Which sentence works best in regards to ',' or '-'?

If you don't, the track record will become diluted


If you don't - the track record will become diluted

  • 3
    Definitely the comma. Commented Apr 9, 2021 at 21:35
  • The only time I would use the dash (or more likely an ellipsis ) is when the statement is a threat. A speaker would pause for emphasis, and the exaggerated orthography conveys that. Commented Apr 20, 2021 at 9:16

4 Answers 4


Use the comma. Dash denotes a break in the thought or an definition association. Better yet, use "If you don't, then" to show that the following portion is a causal outcome of the lack of action.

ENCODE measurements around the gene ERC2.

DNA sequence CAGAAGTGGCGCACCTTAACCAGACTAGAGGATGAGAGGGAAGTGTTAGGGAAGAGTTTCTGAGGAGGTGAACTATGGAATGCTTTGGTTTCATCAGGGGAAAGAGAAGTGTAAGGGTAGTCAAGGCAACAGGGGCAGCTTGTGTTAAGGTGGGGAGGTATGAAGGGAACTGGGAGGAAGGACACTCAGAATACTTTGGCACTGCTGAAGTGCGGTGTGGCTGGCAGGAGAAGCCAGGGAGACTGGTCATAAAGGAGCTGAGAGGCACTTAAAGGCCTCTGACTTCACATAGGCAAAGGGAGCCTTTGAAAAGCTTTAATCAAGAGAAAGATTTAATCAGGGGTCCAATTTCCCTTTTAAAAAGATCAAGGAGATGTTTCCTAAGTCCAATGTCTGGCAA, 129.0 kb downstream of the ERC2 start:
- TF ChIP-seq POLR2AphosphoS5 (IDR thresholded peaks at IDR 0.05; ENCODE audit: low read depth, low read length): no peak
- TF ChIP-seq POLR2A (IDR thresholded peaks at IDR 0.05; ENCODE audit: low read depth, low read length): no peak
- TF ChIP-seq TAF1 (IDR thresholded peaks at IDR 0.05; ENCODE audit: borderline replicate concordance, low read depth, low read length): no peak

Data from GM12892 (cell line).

Definitely the comma, it sounds more natural and makes a softer pause in speech whereas the dash would be too sharp for this sentence.


Definitely the comma. The second clause is the direct consequence the reader is expecting to follow the first. A dash would suggest something more distinct.


I would say in that sentence, use a comma. Or, if you wanted to expand on that sentence, you could use a semicolon (;) and say, "The track record will become diluted; and if you didn't..." and whatever you would put after that.

I hope this makes sense!

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